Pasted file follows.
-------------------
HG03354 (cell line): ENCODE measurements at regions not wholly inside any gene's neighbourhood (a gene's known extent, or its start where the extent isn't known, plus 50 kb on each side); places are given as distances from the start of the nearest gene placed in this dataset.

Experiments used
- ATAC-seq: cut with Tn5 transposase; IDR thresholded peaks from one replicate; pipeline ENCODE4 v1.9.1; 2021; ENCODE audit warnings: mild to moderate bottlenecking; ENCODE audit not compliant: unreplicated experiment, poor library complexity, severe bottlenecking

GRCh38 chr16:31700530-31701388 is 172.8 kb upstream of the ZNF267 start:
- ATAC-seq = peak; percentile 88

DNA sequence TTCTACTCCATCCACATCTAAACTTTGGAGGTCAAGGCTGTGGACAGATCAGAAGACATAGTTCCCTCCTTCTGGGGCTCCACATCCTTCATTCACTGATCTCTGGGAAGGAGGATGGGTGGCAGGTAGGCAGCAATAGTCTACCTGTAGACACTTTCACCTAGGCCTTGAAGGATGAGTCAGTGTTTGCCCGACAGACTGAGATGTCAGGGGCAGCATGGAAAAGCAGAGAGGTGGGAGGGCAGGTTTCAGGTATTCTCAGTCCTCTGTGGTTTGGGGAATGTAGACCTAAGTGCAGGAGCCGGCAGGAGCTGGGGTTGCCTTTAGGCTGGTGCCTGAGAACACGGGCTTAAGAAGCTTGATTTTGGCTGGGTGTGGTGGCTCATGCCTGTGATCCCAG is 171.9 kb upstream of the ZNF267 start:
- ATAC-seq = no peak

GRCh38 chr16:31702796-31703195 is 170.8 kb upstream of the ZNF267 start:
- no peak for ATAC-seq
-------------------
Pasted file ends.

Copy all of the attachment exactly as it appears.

HG03354 (cell line): ENCODE measurements at regions not wholly inside any gene's neighbourhood (a gene's known extent, or its start where the extent isn't known, plus 50 kb on each side); places are given as distances from the start of the nearest gene placed in this dataset.

Experiments used
- ATAC-seq: cut with Tn5 transposase; IDR thresholded peaks from one replicate; pipeline ENCODE4 v1.9.1; 2021; ENCODE audit warnings: mild to moderate bottlenecking; ENCODE audit not compliant: unreplicated experiment, poor library complexity, severe bottlenecking

GRCh38 chr16:31700530-31701388 is 172.8 kb upstream of the ZNF267 start:
- ATAC-seq = peak; percentile 88

DNA sequence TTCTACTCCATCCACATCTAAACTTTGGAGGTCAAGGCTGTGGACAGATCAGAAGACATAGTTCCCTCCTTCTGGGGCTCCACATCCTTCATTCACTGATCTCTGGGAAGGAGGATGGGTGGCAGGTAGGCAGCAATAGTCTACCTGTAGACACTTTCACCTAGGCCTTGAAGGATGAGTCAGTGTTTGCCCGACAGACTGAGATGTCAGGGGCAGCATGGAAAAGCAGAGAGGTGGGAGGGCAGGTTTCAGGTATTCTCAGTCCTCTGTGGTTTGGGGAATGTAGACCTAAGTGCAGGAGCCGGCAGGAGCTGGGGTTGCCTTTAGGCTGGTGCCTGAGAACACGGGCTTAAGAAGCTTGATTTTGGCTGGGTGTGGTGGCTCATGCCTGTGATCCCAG is 171.9 kb upstream of the ZNF267 start:
- ATAC-seq = no peak

GRCh38 chr16:31702796-31703195 is 170.8 kb upstream of the ZNF267 start:
- no peak for ATAC-seq